Should I Hang My Chicken Feeder?

Yes, hang the chicken feeder to keep vermin out of it and so your chickens don’t poop in their grain. Be sure to at an appropriate height – 8 to 12 inches off the ground is best. You can also hang it about the middle of your bird’s back, if you think 12 inches is too high. In addition, by hanging your chicken feeders, you prevent vermin and predators from getting to the food.

 

How High Should I Hang My Chicken Feeder?

8 to 12 inches off the ground is best. You can also hang it about the middle of your bird’s back, if you think 12 inches is too high. Remember that some chicken breeds like Silkies can’t fly, and Cochin bantams and Sebrights are very short, so make sure your feeder is at the right height for everyone to get a meal.

 

How Do I Keep Rats Out Of My Chicken Feeder?

To keep rats out of your feeder, you’ll need to use a feeder that closes. Also store food away, and make sure to clean up any spills as they are likely to attract unwanted guests. You can check out my automatic chicken feeder ideas here.

6 Automatic Chicken Waterers That Are Pure Genius

6 Automatic Chicken Waterers That Are Pure Genius

It’s really important to make sure your backyard chickens have constant access to clean water – and it’s easy to do with an automatic waterer.

 

You can buy one, or make one yourself. It takes just a few minutes!

 

(I have a full tutorial here. It cost me $12 to make this waterer, but a reader recently told me she did it all for free. Better than spending $50 on Amazon for essentially the same thing!)

 

 

Here’s a collection of DIY chicken waterers we found on Instagram – they look pretty easy to make, too!

 

Automatic waterer out of an old barrel

This one looks pretty easy to make. Some nipples, a drill with the right bit, and you’re good to go. Just make sure if you buy a used barrel, it only contained food and is food-safe.

 

We use barrels in this DIY horse feeder tutorial – they previously had coffee in them.

 

Use PVC for easy install

This waterer uses PVC. You can’t see the rig outside the coop, but if you had a rain barrel outside the coop, then the waterer could stay full by gravity.

 

The set up below should only cost a few dollars to make – PVC is pretty cheap. Something else to consider is keeping it unfrozen during the winter. It will either have to be insulated or you can try PEX.

View this post on Instagram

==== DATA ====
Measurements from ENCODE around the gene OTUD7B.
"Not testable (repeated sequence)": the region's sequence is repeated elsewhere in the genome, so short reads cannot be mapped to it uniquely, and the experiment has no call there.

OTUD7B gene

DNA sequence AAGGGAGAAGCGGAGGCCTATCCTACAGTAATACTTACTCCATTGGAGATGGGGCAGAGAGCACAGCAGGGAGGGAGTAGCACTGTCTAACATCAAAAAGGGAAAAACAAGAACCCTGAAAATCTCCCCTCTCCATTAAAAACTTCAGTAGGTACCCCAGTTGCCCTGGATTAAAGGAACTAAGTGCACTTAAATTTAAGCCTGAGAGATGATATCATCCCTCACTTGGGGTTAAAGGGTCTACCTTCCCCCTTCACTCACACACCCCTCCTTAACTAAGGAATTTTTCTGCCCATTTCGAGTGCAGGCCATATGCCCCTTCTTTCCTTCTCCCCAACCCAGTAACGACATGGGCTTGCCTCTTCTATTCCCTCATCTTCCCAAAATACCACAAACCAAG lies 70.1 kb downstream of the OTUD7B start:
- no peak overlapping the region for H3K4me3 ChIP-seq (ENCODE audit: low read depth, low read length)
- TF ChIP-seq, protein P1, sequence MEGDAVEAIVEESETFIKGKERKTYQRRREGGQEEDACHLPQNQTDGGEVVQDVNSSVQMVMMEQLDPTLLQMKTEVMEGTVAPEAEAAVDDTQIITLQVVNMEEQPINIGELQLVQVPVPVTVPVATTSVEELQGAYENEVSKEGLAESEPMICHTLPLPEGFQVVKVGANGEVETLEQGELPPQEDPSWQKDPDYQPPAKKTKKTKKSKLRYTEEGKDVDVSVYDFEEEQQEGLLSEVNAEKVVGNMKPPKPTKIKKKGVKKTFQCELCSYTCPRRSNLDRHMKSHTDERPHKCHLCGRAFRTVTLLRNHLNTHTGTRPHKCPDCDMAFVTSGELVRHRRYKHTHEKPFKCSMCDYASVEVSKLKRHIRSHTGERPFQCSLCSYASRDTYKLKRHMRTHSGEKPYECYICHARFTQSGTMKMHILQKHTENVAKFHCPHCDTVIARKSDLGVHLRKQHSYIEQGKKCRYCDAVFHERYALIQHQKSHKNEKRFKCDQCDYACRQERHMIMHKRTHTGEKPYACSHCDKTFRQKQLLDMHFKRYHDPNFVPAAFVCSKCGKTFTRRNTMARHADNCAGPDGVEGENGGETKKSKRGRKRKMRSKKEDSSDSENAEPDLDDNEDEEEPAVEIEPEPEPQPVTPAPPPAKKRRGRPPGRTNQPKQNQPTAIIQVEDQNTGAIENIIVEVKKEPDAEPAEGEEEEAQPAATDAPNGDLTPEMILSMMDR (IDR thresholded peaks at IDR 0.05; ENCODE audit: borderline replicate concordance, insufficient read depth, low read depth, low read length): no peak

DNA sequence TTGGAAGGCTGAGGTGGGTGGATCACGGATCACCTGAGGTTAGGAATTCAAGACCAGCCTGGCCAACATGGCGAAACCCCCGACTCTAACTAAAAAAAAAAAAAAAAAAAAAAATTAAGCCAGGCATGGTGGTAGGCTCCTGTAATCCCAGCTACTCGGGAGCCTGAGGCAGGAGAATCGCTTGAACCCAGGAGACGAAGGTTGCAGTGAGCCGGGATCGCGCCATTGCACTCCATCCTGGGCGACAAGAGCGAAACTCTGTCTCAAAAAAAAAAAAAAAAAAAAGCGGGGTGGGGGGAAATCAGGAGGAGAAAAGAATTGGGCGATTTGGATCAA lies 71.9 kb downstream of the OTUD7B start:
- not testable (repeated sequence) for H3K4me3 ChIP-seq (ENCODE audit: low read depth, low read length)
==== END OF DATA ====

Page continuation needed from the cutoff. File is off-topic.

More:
Hey Laura @thechickenfountain! Our girl Etta wanted to know why Frank hasn't invented a mealworm flavoring system for the Chicken Fountain yet! 😂 We all love our automatic waterer from @thechickenfountain – I love it because I don't have to lug buckets of water out to the coop every day (it is hooked up to a rain barrel that collects water off the roof of the coop!). And the birds love it because it's easy to use & they get a supply of fresh, clean water! 👍 #WinWin #chickenfountain #chickenwaterer #mealworms #freshwater #farmlife #farmanimals #farmproblems #farmchores #homesteader #automatic #homesteading #iamcountryside #backyardpoultrymag #backyardchickens #birdsofinstagram #thepopahomestead

A post shared by Emily Popa (@wildershomestead) on

 

Add nipples to a 5 gallon bucket

My tutorial up there uses a dish as the bottom of the waterer, but you can also try hanging the bucket. This one looks easy to build – you would just need the nipples and a drill, and a sturdy place to hang the waterer.

https://www.instagram.com/p/BkDkS4QlBWp/?tagged=chickenwaterer

Easiest DIY Automatic Chicken Waterer You’ll Ever Make

Easiest DIY Automatic Chicken Waterer You’ll Ever Make

With it getting hotter, I wanted to show you a DIY automatic chicken waterer we made right on the homestead.

 

It cost us under $5 to make, but it solves so many problems on the farm. The last thing we want is for our animals to be thirsty or get heat stroke, and this DIY automatic chicken waterer prevents health issues.

 

Here’s a step-by-step video, and there’s also directions below.

 

The chickens love that it makes water available all day, and I love that it’s close to the ground and shallow enough that chicks won’t drown in it (unless their seriously committed).

 

It’s easy to disassemble and clean and because it’s made of plastic and rubber, it’s easy to sanitize.